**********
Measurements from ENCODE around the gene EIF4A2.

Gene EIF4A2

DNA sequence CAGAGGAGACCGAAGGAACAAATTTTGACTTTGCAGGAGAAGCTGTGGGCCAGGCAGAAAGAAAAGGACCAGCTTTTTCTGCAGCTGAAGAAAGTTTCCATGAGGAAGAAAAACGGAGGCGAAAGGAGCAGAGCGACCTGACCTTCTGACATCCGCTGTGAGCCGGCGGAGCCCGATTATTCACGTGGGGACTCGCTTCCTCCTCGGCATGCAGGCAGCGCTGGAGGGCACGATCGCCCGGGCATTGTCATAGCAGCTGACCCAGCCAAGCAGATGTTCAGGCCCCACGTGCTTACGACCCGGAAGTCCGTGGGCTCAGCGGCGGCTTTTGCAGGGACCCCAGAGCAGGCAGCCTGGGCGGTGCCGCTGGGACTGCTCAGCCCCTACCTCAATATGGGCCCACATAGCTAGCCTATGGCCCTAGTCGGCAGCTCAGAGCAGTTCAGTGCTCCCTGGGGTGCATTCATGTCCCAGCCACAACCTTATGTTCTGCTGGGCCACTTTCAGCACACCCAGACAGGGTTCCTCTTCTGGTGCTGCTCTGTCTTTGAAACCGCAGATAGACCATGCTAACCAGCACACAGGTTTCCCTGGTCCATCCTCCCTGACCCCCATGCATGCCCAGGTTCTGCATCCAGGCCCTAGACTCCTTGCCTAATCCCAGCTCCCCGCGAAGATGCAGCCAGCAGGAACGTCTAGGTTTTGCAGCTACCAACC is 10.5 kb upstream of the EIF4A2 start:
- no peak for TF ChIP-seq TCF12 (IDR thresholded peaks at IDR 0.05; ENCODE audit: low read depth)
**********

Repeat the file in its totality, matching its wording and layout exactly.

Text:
Measurements from ENCODE around the gene EIF4A2.

Gene EIF4A2

DNA sequence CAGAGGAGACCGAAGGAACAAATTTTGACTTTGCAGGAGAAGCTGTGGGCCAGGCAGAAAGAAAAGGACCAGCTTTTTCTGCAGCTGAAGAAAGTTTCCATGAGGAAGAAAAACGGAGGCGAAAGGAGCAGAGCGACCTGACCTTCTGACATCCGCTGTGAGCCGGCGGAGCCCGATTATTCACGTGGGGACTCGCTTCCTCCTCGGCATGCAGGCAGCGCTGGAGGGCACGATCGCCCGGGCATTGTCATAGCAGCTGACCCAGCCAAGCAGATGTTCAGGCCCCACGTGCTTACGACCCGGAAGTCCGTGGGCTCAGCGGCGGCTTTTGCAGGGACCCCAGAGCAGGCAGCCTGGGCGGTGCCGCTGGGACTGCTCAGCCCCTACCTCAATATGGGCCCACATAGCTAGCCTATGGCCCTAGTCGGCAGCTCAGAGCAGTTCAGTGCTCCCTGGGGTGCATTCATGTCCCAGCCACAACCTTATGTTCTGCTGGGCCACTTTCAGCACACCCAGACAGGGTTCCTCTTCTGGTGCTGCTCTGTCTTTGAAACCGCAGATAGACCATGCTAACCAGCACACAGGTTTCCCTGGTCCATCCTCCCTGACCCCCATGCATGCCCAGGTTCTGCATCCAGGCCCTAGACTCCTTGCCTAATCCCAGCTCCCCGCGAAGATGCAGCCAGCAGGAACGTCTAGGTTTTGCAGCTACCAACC is 10.5 kb upstream of the EIF4A2 start:
- no peak for TF ChIP-seq TCF12 (IDR thresholded peaks at IDR 0.05; ENCODE audit: low read depth)